• Ask other professors/teachers what they do! It can be a time saver to learn from others’ experiences (both good and bad) 
  • Have fun with it! I always try to imbue my teaching with positive emotions and humor–to boost engagement, boost memory retention, and make slides jail a little bit more entertaining for myself. For example, students enjoyed seeing pictures of my cat that I would post at the beginning of class time as we waited for everyone to file in–so I started to make memes like the one shown below.

[Image Description: A pan from Shannon at the podium to a pink PowerPoint slide displayed on the projection screen with a meme]

Would I do it again?
Knowing what I know now? Yes – especially if it’s for a class I’ve already taught (that would save so much prep time).

What can I do to prepare for being an associate instructor? Who can I go to for support?
There are a number of professional or teaching development opportunities that you can look into if you’re interested in teaching positions like this. The University Teaching Certificate program is a 2-quarter course that students can apply to learn more about pedagogy and develop a teaching portfolio (I participated in this program, and it was a considerable help to prepare a draft of a syllabus when I had to put one together for teaching). Furthermore, the Teaching and Development Program here at UCR offers several workshops each quarter and office hours for questions about teaching.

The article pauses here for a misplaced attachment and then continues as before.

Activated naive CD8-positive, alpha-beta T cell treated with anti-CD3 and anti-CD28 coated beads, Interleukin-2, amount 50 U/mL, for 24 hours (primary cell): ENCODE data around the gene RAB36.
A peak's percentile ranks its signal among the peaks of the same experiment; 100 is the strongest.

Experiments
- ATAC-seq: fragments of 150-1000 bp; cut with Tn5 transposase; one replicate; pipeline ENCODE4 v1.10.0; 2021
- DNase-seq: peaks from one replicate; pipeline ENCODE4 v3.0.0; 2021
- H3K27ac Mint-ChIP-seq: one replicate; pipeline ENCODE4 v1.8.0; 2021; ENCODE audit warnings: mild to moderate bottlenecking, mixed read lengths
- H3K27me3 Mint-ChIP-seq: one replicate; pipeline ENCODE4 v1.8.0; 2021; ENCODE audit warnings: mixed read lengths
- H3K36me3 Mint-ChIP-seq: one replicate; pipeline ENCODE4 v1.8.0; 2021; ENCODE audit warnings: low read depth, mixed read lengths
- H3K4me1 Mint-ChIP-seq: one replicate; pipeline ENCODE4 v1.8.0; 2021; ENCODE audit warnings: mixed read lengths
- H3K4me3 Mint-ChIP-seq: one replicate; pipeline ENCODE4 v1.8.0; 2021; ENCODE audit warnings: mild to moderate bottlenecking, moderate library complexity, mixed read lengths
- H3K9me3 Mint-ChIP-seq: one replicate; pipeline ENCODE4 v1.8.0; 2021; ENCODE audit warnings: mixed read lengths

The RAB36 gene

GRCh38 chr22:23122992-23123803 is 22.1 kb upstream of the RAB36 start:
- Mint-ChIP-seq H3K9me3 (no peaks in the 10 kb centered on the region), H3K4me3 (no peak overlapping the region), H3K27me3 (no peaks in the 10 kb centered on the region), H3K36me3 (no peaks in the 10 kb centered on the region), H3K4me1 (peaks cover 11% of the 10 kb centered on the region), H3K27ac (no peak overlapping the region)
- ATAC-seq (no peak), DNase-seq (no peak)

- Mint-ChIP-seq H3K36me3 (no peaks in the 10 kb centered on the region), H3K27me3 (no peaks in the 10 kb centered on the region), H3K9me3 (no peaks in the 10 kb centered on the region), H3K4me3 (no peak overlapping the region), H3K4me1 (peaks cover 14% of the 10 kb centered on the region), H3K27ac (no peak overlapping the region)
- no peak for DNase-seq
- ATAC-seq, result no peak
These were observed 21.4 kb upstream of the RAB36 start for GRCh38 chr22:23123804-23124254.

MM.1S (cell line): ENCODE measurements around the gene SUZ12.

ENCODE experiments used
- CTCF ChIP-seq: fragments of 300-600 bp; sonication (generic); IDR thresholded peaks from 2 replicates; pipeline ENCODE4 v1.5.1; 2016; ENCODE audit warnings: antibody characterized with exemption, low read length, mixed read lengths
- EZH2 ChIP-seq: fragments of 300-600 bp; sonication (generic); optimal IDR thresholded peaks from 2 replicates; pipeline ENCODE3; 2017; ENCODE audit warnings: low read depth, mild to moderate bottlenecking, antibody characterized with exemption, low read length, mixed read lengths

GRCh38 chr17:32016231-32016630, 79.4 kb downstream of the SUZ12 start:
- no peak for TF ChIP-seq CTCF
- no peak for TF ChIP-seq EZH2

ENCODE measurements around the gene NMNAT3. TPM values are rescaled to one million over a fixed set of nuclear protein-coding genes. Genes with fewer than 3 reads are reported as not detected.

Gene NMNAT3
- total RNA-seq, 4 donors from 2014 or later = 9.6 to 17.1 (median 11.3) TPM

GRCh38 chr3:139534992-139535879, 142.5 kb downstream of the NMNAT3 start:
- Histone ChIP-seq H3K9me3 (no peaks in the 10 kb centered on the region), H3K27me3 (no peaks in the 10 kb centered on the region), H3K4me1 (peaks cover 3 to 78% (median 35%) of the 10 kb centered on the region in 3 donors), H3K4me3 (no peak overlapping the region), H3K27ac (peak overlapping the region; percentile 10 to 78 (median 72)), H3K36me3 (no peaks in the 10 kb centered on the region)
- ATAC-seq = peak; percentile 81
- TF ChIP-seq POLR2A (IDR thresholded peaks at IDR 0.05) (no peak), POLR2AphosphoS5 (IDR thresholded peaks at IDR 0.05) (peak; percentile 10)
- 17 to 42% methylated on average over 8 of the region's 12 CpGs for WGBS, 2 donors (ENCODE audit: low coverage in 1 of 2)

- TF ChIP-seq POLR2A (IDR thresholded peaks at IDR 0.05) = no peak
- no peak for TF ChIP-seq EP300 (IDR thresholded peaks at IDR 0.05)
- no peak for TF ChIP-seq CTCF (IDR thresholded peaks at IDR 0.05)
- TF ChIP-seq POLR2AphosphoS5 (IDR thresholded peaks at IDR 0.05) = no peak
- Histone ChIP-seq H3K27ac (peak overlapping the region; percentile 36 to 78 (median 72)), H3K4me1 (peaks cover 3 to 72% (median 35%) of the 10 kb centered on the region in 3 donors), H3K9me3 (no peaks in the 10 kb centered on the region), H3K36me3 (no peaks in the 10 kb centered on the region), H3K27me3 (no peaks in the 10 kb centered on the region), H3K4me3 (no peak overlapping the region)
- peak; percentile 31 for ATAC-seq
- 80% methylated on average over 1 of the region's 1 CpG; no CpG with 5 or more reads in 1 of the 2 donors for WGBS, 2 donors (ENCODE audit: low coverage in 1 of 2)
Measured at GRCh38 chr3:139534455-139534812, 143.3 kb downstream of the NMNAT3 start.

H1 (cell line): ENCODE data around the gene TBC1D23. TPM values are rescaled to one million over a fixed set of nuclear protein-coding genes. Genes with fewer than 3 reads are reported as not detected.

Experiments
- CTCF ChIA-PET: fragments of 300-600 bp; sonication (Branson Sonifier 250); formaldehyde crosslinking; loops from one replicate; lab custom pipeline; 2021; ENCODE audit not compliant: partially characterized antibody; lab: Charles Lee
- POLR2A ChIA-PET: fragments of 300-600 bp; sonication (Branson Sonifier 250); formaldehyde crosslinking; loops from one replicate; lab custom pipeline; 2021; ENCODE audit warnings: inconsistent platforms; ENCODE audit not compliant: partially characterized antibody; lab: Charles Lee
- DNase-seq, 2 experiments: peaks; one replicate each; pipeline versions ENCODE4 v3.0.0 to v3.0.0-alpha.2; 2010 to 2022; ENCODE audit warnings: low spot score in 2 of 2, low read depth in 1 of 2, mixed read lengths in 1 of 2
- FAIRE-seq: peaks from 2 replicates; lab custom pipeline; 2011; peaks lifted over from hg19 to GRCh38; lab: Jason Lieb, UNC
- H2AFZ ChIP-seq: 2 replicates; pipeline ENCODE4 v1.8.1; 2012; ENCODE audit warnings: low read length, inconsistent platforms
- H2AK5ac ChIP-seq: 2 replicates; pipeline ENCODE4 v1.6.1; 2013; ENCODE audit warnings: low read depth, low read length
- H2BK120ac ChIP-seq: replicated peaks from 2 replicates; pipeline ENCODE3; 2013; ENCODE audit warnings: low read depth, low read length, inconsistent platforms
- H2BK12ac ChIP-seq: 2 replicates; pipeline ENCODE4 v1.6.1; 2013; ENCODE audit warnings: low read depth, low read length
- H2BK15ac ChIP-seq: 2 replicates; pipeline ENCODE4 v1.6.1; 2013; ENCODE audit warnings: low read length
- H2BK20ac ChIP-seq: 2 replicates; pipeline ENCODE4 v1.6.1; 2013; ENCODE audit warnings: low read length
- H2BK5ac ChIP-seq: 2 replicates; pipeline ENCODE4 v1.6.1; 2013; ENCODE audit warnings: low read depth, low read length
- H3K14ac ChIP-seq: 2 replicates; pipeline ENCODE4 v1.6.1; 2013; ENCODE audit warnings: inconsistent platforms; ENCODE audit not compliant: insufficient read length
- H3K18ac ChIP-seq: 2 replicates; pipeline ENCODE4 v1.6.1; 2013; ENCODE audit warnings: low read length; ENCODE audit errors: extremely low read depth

If you have further or more specific questions or want to discuss associate instructor positions further, feel free to contact Shannon Brady at!